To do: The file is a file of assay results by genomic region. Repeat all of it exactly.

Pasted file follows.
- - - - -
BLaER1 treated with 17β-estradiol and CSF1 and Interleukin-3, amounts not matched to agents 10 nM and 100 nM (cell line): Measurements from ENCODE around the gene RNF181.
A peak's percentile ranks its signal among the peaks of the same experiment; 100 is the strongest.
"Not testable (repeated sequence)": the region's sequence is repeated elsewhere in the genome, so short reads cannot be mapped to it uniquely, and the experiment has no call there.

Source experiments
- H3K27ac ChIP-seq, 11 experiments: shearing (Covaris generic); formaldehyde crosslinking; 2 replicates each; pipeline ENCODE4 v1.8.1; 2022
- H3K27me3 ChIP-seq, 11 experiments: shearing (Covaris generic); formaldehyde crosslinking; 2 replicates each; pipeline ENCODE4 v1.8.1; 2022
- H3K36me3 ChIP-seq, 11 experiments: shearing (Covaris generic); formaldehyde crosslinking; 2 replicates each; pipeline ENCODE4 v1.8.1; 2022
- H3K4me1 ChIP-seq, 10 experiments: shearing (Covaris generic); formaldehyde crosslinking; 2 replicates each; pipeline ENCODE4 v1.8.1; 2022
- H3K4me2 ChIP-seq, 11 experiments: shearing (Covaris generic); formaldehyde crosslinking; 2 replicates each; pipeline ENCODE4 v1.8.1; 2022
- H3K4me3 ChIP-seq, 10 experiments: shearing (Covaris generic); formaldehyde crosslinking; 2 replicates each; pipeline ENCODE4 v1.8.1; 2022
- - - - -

BLaER1 treated with 17β-estradiol and CSF1 and Interleukin-3, amounts not matched to agents 10 nM and 100 nM (cell line): Measurements from ENCODE around the gene RNF181.
A peak's percentile ranks its signal among the peaks of the same experiment; 100 is the strongest.
"Not testable (repeated sequence)": the region's sequence is repeated elsewhere in the genome, so short reads cannot be mapped to it uniquely, and the experiment has no call there.

Source experiments
- H3K27ac ChIP-seq, 11 experiments: shearing (Covaris generic); formaldehyde crosslinking; 2 replicates each; pipeline ENCODE4 v1.8.1; 2022
- H3K27me3 ChIP-seq, 11 experiments: shearing (Covaris generic); formaldehyde crosslinking; 2 replicates each; pipeline ENCODE4 v1.8.1; 2022
- H3K36me3 ChIP-seq, 11 experiments: shearing (Covaris generic); formaldehyde crosslinking; 2 replicates each; pipeline ENCODE4 v1.8.1; 2022
- H3K4me1 ChIP-seq, 10 experiments: shearing (Covaris generic); formaldehyde crosslinking; 2 replicates each; pipeline ENCODE4 v1.8.1; 2022
- H3K4me2 ChIP-seq, 11 experiments: shearing (Covaris generic); formaldehyde crosslinking; 2 replicates each; pipeline ENCODE4 v1.8.1; 2022
- H3K4me3 ChIP-seq, 10 experiments: shearing (Covaris generic); formaldehyde crosslinking; 2 replicates each; pipeline ENCODE4 v1.8.1; 2022